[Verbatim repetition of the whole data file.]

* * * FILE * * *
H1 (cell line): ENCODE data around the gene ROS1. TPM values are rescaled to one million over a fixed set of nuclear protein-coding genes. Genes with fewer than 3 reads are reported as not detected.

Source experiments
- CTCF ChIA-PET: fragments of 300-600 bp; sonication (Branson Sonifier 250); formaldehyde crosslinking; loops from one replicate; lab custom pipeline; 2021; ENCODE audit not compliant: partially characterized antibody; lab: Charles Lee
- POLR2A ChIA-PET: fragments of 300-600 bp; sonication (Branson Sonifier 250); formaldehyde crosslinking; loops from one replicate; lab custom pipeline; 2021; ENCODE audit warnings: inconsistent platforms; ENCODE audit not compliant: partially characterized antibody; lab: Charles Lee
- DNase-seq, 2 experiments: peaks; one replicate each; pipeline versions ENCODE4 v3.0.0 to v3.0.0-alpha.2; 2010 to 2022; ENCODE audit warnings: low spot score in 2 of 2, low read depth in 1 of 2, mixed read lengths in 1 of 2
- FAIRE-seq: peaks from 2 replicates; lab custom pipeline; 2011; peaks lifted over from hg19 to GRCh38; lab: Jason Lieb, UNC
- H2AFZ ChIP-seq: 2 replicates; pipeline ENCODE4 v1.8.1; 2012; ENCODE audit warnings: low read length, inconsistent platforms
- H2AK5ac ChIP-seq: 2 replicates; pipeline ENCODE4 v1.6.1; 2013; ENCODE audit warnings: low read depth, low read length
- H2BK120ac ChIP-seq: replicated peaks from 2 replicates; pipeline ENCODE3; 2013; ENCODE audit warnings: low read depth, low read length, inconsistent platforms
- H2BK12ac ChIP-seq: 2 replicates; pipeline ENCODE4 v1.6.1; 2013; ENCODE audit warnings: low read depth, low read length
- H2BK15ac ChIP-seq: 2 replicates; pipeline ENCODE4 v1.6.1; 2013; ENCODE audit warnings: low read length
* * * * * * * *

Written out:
H1 (cell line): ENCODE data around the gene ROS1. TPM values are rescaled to one million over a fixed set of nuclear protein-coding genes. Genes with fewer than 3 reads are reported as not detected.

Source experiments
- CTCF ChIA-PET: fragments of 300-600 bp; sonication (Branson Sonifier 250); formaldehyde crosslinking; loops from one replicate; lab custom pipeline; 2021; ENCODE audit not compliant: partially characterized antibody; lab: Charles Lee
- POLR2A ChIA-PET: fragments of 300-600 bp; sonication (Branson Sonifier 250); formaldehyde crosslinking; loops from one replicate; lab custom pipeline; 2021; ENCODE audit warnings: inconsistent platforms; ENCODE audit not compliant: partially characterized antibody; lab: Charles Lee
- DNase-seq, 2 experiments: peaks; one replicate each; pipeline versions ENCODE4 v3.0.0 to v3.0.0-alpha.2; 2010 to 2022; ENCODE audit warnings: low spot score in 2 of 2, low read depth in 1 of 2, mixed read lengths in 1 of 2
- FAIRE-seq: peaks from 2 replicates; lab custom pipeline; 2011; peaks lifted over from hg19 to GRCh38; lab: Jason Lieb, UNC
- H2AFZ ChIP-seq: 2 replicates; pipeline ENCODE4 v1.8.1; 2012; ENCODE audit warnings: low read length, inconsistent platforms
- H2AK5ac ChIP-seq: 2 replicates; pipeline ENCODE4 v1.6.1; 2013; ENCODE audit warnings: low read depth, low read length
- H2BK120ac ChIP-seq: replicated peaks from 2 replicates; pipeline ENCODE3; 2013; ENCODE audit warnings: low read depth, low read length, inconsistent platforms
- H2BK12ac ChIP-seq: 2 replicates; pipeline ENCODE4 v1.6.1; 2013; ENCODE audit warnings: low read depth, low read length
- H2BK15ac ChIP-seq: 2 replicates; pipeline ENCODE4 v1.6.1; 2013; ENCODE audit warnings: low read length